4. Swamy M, Sirajudeen KN, Chandran G
    Drug Chem Toxicol, 2009;32(4):326-31.
    PMID: 19793024 DOI: 10.1080/01480540903130641
    Neuronal excitation, involving the excitatory glutamate receptors, is recognized as an important underlying mechanism in neurodegenerative disorders. To understand their role in excitotoxicity, the nitric oxide synthase (NOS), argininosuccinate synthetase (AS), argininosuccinate lyase (AL), glutamine synthetase (GS), and arginase activities, along with the concentration of nitrate/nitrite, thiobarbituric acid-reactive substances (TBARS), and total antioxidant status (TAS), were estimated in the cerebral cortex, cerebellum, and brain stem of rats subjected to kainic acid-mediated excitotoxicity. The results of this study clearly demonstrated the increased production of NO by increased activity of NOS. The increased activities of AS and AL suggest the increased and effective recycling of citrulline to arginine in excitotoxicity, making NO production more effective and contributing to its toxic effects. The decreased activity of GS may favor the prolonged availability of glutamic acid, causing excitotoxicity, leading to neuronal damage. The increased formation of TBARS and decreased TAS indicate the presence of oxidative stress in excitotoxicity.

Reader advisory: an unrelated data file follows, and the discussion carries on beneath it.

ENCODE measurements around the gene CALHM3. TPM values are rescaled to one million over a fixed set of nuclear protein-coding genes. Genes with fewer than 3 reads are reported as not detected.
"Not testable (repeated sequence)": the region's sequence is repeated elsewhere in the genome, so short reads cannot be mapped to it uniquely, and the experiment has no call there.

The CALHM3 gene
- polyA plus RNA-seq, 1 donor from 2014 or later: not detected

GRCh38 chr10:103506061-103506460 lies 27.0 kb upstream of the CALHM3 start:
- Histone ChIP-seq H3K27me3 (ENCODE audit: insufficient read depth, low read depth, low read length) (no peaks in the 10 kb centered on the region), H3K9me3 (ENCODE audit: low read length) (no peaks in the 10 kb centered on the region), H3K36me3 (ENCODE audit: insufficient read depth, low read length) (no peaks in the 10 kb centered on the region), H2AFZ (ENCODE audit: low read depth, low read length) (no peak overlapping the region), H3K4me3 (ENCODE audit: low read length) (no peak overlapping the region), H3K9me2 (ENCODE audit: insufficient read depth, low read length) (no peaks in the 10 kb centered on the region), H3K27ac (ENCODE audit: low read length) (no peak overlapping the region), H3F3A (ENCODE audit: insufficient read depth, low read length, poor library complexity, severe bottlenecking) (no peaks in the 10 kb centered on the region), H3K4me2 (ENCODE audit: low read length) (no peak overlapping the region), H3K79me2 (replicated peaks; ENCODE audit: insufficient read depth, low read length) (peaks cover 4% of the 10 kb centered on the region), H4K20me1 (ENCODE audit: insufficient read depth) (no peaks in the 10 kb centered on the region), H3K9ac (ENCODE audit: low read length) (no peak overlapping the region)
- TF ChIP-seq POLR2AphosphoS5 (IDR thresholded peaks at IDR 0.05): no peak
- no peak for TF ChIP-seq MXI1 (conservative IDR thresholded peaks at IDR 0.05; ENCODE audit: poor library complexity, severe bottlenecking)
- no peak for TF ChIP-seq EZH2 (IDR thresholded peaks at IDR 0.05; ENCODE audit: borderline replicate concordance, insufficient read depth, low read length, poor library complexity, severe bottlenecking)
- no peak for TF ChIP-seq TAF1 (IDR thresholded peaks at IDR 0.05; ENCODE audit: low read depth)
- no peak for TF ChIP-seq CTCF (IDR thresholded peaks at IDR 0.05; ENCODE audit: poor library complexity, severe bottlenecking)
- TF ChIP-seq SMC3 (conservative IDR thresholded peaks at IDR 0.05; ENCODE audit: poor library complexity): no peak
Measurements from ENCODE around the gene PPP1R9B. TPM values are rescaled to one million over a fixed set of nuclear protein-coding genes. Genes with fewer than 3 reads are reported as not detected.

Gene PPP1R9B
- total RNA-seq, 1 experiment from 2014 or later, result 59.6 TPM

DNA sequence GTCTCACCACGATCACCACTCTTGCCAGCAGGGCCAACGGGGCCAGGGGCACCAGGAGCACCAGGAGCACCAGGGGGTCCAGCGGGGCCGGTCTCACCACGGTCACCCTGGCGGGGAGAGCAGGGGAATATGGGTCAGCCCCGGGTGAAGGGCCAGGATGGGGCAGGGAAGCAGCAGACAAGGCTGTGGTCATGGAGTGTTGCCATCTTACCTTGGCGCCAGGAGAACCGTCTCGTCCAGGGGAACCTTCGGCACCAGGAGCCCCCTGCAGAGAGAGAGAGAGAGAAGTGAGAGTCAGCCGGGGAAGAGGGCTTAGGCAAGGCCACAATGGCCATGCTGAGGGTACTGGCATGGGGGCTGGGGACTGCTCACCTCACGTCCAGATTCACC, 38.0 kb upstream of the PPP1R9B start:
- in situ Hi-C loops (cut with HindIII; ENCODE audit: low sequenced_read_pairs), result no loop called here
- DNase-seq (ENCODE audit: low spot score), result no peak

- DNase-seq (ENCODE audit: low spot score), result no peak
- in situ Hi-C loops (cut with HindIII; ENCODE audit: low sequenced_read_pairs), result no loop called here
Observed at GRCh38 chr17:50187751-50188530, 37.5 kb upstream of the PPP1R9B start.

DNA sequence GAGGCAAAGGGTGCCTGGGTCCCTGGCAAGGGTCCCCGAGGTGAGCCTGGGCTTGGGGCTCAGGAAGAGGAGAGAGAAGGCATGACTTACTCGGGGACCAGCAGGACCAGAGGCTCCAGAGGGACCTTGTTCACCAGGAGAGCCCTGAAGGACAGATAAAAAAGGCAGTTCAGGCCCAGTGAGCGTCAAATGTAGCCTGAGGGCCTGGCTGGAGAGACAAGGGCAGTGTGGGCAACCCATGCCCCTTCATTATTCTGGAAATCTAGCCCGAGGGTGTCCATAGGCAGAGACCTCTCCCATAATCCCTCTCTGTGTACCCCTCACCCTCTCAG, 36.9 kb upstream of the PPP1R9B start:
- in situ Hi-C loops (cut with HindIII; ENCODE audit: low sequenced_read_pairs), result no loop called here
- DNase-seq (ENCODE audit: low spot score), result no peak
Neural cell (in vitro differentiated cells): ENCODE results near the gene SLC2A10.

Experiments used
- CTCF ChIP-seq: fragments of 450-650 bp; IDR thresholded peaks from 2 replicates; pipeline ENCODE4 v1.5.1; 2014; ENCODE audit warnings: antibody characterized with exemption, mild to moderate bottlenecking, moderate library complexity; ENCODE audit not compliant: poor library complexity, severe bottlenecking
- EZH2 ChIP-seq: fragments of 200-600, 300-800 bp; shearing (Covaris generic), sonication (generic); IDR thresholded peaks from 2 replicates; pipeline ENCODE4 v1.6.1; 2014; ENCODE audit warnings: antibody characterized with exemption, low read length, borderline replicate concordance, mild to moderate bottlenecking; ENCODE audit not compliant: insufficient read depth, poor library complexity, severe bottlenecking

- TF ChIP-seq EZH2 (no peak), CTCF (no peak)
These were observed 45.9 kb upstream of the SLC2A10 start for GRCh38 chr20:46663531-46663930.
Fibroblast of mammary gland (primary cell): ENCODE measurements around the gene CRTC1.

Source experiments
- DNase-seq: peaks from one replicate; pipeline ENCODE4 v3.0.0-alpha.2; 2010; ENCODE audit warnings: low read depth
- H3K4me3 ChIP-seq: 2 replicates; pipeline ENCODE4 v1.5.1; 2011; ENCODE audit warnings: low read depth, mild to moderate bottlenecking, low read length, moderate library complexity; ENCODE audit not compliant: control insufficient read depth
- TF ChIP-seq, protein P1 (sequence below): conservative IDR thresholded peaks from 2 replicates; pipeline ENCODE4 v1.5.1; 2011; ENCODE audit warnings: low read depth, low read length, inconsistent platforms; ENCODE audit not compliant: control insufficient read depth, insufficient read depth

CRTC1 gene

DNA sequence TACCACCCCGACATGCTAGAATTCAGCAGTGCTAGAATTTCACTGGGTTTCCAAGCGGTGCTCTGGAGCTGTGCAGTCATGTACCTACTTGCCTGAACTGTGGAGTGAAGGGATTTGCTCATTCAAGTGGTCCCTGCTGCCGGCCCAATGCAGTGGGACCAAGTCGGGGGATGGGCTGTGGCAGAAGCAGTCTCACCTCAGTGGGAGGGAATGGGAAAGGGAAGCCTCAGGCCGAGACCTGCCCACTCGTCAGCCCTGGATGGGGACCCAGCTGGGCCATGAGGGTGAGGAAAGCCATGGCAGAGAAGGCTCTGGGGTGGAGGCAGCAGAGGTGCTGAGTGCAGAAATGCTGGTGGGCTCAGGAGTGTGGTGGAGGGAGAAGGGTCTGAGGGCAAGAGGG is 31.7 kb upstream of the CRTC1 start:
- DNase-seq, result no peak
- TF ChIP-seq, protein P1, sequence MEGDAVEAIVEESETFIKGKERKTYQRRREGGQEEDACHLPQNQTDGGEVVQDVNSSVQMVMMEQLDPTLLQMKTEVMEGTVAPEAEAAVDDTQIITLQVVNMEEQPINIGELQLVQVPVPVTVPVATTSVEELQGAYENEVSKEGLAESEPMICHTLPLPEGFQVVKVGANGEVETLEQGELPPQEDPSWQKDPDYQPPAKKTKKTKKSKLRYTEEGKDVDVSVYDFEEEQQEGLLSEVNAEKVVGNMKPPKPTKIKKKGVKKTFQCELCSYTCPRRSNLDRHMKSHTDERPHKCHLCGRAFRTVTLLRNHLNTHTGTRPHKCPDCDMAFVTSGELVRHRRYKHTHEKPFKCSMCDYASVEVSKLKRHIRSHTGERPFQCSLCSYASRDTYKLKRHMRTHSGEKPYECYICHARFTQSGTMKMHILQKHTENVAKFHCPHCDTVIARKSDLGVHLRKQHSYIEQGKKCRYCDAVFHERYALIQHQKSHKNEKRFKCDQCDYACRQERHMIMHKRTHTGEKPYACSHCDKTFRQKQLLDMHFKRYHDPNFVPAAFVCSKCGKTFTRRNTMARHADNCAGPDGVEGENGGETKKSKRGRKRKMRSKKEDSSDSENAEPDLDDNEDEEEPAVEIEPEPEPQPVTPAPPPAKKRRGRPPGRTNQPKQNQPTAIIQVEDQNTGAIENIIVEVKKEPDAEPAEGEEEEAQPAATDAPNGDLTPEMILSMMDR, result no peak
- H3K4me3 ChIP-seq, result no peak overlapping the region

5. Somchit N, Wong CW, Zuraini A, Ahmad Bustamam A, Hasiah AH, Khairi HM, et al.
    Drug Chem Toxicol, 2006;29(3):237-53.
    PMID: 16777703